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City Harvest trial: Kong Hee takes the stand to defend church's Crossover Project

Efforts to reach individuals through secular music saw church grow "exponentially", with almost a third of the 109,000 people at such concerts worldwide accepting the message of the Gospel, City Harvest's founder says.

SINGAPORE: As City Harvest Church's congregation grew, founder Kong Hee said his role evolved from that of a "shepherd" to being a "rancher".

Kong was speaking in court on Monday (Aug 11) about the growth of the church and how his role in it transformed, given an increasingly heavy travel schedule due to his role as the church's "chief missionary", and his overseas missionary work commitments.

Between 2008 and 2009 - before investigations commenced in 2010 - Kong said he would spend most of each month out of Singapore. Because he was not around as often as before, Kong said he trusted members of the church board, including his co-accused, the church's lawyers and auditors to flag any issues that arose.

Still, in opening remarks to the court, Kong's defence counsel Edwin Tong said: "He (Kong) will not seek to distance himself from the transactions which have taken place. He will give clear consistent evidence of what he knows, and what he did."

Kong told the court he got "very edgy" every time a charity got into trouble, and he wanted - in his absence - for the church's account to be able to withstand scrutiny by any watchdog or authority.

In 2003, the church engaged a senior counsel on a retainer basis, to shore up its corporate governance. This was following allegations by then-church member Roland Poon, who alleged that church funds were used to finance Ms Sun Ho's career. He later retracted his allegations and made public apologies.

Kong said the incident was a "wake-up call" for the church, highlighting the reality that it was difficult to manage and control what takes place in the public domain. Mr Jimmy Yim from Drew and Napier was then engaged to inject "rigidity and structure" to the church's corporate governance, and the relationship continued till 2010.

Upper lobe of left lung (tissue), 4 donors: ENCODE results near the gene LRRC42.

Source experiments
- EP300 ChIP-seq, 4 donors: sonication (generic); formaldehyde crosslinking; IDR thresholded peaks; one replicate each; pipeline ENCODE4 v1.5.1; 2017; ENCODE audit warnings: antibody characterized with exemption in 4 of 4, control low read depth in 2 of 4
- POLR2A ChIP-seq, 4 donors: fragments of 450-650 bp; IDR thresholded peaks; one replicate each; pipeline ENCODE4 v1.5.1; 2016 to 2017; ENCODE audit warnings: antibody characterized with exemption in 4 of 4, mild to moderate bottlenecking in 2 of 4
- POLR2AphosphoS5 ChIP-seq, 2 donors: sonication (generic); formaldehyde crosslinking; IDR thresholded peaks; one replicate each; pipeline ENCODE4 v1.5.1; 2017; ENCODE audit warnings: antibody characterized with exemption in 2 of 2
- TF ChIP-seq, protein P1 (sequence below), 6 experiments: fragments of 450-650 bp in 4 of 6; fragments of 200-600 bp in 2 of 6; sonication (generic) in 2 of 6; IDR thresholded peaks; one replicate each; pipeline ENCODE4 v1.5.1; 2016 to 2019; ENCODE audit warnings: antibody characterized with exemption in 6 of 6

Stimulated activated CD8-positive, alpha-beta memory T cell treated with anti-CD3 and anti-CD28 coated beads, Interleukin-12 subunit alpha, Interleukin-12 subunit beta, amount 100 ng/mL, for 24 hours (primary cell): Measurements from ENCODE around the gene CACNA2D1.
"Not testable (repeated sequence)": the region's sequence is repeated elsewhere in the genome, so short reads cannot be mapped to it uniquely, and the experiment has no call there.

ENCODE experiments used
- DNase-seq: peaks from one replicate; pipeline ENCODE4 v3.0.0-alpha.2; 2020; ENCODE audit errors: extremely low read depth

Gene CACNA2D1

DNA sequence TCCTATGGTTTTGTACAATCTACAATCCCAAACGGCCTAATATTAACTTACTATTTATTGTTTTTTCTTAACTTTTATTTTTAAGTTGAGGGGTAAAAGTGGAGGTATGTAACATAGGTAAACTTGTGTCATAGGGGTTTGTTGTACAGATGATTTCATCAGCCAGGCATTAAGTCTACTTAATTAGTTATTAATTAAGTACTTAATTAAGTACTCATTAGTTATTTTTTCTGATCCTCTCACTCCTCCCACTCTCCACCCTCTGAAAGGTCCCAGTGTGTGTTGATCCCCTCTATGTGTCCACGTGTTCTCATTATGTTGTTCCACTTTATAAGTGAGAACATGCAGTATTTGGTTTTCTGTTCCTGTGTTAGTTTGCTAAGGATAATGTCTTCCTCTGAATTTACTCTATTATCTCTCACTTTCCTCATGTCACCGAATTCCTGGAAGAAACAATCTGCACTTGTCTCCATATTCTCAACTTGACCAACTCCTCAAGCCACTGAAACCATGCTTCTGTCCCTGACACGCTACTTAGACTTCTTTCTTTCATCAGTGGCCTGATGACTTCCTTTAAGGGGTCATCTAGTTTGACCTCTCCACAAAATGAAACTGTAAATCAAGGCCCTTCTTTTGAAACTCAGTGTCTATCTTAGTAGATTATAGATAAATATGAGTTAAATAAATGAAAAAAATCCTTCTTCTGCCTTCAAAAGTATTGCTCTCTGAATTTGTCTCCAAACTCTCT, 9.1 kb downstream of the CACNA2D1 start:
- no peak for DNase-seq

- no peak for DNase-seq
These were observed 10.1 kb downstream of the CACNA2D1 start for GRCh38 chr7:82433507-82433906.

Auditor Foong Daw Ching's name was mentioned numerous times by Kong throughout the day, and he described the auditor as both a dear friend, and an "ultra-conservative consultant". Kong said he felt happy and assured that the church's financial and audit matters were being looked after by Mr Foong.

Evidence earlier in the trial revealed that Kong's deputies had sought advice from Mr Foong even though he was not the church's lead auditor at the time. Kong said he would always direct them to see Mr Foong, before the church embarked on any major financial transactions, especially those involving significant amounts.

CROSSOVER PROJECT'S IMPACT ON THE CHURCH

Monday's appearance marked the first time Kong - accused along with five deputies of misusing millions of church dollars to bankroll the church's Crossover Project - is taking the stand in his defence.

The project, fronted by Kong's wife Sun Ho, is the church's way of spreading the gospel through secular pop music. Kong said in court that the project was supported by the church members and its board, and had grown the church's congregation "exponentially".

"If not for the Crossover, we would be just another neighbourhood church. The Crossover Project doubled, tripled our congregation size," he told the court.

Kong also elaborated on how the church members had supported the project, not just in donations or by buying Ms Ho's albums, but also volunteering to help at her outreach concerts overseas - entirely at their own expense.

EVANGELICAL CONCERTS

In giving the court a lengthy explanation of how the Crossover Project was conceived, Kong said that Ms Ho and the church did not lose sight of their evangelical purpose.

He explained how at her outreach concerts, she would perform secular songs for the first 75 minutes, before sharing her testimony as a Christian and singing one Gospel song.

The court heard that following the launch of two of her albums, Ms Ho reached out to 109,000 people through concerts in places including Hong Kong, Taiwan, Malaysia and Sweden. As a result, 33,000 people "received Christ into their lives".

Kong's lawyer Edwin Tong also emphasised that none of the accused persons stole, cheated or otherwise profited dishonestly from the church's monies, and there was no financial loss to the church.

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